Are your iPhone photos all turned the wrong way? Here’s a shortcut you can use to rotate multiple images in one go.
Did you take a picture on your iPhone only to find that it’s rotated the wrong way? If it’s only a picture or two, it’s not a big issue. But it becomes a headache when you have taken dozens of landscape-oriented pictures, but they all end up portrait-orientated instead.
Luckily, you don’t need to edit and rotate each image one by one. Instead, let’s look at how you can fix this by batch rotating multiple images on your iPhone using the built-in Shortcuts app.
The iPhone’s Shortcuts App
Rotating an image is a basic editing task you can do on nearly all iPhone photo editing apps. But you’ll likely face the limitation that you can only rotate one image at a time. Repeating this step for lots of photos is time-consuming.
A more efficient way is to use your iPhone’s Shortcuts app. The Shortcuts app helps to automate tasks on your device. For example, besides batch rotating pictures, you can also create a shortcut to bulk convert PNG images to JPEG on your iPhone, which is something no third-party app has offered for free so far.
Download: Shortcuts (Free)
Create a Shortcut to Bulk Rotate Images on Your iPhone
Setting up an iPhone shortcut involves adding shortcut actions into a particular sequence. To set up a shortcut to batch rotate your iPhone pictures, you’ll need to follow these steps.
Select the Images to Rotate
For the first shortcut action, you need to let your iPhone know where to get the pictures you want. Here’s how:
- Go to the Shortcuts app. In the My Shortcuts tab, tap the New Shortcut (+) button.
- Give your shortcut a relevant name, such as Rotate Images.
- Tap Add Action. In the Apps tab, select Photos.
- From the list of actions, choose Select Photos.
- The first action is now added to your shortcut. Tap the arrow next to Select Photos and toggle on Select Multiple.
Rotate All the Images
The second action you need to add is to rotate the images selected. Here’s how to add it:
- Swipe up the menu at the bottom. Tap the x icon to return to the main selection.
- In the Categories tab, select Media.
- Under Image Editing, tap Rotate Image/Video.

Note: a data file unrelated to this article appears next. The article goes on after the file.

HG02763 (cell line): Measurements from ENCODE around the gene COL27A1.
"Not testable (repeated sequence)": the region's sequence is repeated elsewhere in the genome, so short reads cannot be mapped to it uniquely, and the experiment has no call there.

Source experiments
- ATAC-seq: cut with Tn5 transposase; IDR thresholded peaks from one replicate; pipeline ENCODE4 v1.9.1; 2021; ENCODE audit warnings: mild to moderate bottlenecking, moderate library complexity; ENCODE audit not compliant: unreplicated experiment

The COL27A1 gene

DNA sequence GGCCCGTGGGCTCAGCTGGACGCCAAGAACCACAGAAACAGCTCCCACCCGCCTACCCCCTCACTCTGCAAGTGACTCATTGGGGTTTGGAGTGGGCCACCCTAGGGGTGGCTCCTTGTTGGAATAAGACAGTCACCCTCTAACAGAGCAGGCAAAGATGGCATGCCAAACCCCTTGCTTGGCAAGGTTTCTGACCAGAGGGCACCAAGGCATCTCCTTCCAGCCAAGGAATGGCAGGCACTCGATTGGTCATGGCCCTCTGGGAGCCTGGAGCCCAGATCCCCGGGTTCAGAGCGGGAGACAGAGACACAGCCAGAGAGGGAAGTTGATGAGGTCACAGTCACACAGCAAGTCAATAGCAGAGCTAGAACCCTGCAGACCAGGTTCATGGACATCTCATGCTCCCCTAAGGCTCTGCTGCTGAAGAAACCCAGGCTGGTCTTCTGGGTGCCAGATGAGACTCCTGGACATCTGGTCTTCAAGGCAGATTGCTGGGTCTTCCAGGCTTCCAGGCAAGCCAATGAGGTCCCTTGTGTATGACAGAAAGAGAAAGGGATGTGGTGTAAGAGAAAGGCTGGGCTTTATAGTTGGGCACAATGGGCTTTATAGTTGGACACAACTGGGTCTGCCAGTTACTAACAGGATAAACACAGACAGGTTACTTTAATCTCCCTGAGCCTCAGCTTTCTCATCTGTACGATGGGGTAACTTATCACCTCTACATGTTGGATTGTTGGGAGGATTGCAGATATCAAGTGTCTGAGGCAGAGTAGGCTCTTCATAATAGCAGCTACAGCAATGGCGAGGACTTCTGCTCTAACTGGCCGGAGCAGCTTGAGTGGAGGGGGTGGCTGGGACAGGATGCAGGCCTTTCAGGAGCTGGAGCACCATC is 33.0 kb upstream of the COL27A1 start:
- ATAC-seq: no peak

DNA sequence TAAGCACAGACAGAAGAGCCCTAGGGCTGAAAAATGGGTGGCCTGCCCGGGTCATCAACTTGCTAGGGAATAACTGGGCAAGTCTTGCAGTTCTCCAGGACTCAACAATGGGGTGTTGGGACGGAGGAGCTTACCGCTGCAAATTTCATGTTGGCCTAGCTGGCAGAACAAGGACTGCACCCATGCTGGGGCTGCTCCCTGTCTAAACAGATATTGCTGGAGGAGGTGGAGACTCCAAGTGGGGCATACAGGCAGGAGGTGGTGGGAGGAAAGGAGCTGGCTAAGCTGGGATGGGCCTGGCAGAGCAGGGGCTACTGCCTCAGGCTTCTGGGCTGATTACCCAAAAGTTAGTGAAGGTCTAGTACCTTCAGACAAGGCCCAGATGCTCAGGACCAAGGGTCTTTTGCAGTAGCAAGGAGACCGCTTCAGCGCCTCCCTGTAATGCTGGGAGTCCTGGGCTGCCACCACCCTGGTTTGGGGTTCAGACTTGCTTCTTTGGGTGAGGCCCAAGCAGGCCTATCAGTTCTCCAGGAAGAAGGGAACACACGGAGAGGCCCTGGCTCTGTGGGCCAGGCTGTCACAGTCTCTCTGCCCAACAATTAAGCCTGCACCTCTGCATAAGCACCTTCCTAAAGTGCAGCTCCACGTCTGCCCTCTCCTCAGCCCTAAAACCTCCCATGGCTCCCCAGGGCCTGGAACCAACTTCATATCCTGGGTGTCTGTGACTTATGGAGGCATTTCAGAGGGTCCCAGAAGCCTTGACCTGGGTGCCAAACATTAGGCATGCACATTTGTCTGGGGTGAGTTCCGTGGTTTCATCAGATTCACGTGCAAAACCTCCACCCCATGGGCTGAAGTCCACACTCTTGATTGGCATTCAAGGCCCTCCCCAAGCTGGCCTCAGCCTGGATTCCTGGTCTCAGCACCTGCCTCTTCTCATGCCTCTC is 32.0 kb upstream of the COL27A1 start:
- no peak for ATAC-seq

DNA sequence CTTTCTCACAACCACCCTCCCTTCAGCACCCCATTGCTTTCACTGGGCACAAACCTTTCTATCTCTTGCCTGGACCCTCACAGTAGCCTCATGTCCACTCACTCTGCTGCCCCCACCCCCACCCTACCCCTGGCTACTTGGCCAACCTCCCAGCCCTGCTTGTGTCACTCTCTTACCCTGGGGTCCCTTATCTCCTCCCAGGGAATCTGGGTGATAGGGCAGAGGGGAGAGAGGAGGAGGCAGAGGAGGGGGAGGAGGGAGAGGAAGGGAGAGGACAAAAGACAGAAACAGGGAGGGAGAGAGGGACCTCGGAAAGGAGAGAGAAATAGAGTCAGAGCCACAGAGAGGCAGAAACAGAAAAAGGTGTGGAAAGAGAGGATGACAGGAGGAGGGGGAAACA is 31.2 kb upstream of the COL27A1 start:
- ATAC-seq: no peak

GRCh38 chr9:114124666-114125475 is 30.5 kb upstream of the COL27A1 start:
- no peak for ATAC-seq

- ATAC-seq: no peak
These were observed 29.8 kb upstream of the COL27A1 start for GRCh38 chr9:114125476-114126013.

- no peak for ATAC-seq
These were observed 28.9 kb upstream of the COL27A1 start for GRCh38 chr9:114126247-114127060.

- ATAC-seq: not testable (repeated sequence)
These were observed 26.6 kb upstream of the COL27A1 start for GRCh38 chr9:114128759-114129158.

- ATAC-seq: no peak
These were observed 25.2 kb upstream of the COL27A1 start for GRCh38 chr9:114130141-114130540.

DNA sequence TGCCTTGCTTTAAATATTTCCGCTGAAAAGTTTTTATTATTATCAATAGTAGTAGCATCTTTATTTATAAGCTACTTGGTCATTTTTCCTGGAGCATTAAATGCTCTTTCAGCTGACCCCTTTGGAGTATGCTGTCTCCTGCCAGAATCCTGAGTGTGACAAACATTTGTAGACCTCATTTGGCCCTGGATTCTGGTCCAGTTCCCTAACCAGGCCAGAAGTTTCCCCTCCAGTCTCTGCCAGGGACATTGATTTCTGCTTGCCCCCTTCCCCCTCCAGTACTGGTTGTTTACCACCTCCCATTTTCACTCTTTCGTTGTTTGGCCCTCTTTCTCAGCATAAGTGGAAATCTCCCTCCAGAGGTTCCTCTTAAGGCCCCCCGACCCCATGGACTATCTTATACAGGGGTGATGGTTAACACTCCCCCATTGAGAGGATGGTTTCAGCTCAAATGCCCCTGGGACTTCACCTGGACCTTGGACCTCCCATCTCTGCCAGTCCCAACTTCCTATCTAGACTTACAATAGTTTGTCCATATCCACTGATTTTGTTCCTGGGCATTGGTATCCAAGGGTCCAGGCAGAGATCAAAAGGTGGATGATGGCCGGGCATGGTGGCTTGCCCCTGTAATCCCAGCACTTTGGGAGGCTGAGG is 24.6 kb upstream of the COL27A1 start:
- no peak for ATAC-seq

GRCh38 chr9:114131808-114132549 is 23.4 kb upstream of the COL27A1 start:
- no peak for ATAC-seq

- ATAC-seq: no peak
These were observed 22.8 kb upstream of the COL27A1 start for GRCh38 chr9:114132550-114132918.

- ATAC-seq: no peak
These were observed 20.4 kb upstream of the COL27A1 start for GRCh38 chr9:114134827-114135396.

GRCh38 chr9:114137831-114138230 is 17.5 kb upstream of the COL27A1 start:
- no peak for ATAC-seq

- The default rotation is 90 degrees, clockwise. You can tap on 90 and enter a custom number. 90 rotates your photo clockwise once, 180 rotates it twice, and 270 rotates it thrice.
- Tap Done.
Save the Rotated Images
The third action is to let your device know where it should store the rotated images. Here’s how to add it:
- Bring the menu up again. Tap the x icon to return to the main selection.
- In the Apps tab, select Photos.
- Select Save to Photo Album.
- The default album selected is Recents. If you want to change the image destination, you can tap on Recents and pick another photo album.
- Lastly, tap the Exit (x) button in the top right. Your iPhone’s Shortcuts app will automatically save your new Rotate Images shortcut.
How to Use Your Shortcut to Bulk Rotate Images on Your iPhone
Now, to batch rotate images on your iPhone, just head to the Shortcuts app and tap on your Rotate Images shortcut. The shortcut automatically brings up your photo album. You just need to select the images you want to rotate and tap Add.
Wait for a few seconds and a little checkmark will pop up once your iPhone has rotated all the images for you. Now go to your Recents album in the Photos app to obtain your rotated images. You can now delete the original photos with the wrong orientation.
How to Make Sure Your Camera Isn’t Rotated the Wrong Way
In the future, you can apply this easy tip to avoid taking pictures in the wrong orientation. When you turn your iPhone horizontally to take a landscape photo, check that the zoom indicator (0.5x or 1x) icon has also rotated to landscape orientation.
This indicator may sometimes rotate back to portrait due to how you’re holding your iPhone. But just take a quick glance at it right before snapping a picture so that you don’t have to spend time correcting them later.
Fix Your iPhone’s Pictures With the Bulk Rotate Images Shortcut
The multiple steps needed to create a shortcut may initially seem like a lot of work. But in the long term, you’ll save lots of time by letting your iPhone take care of small tasks like these. This way, you can focus on taking great pictures without worrying about their orientation, as you can easily correct that later.
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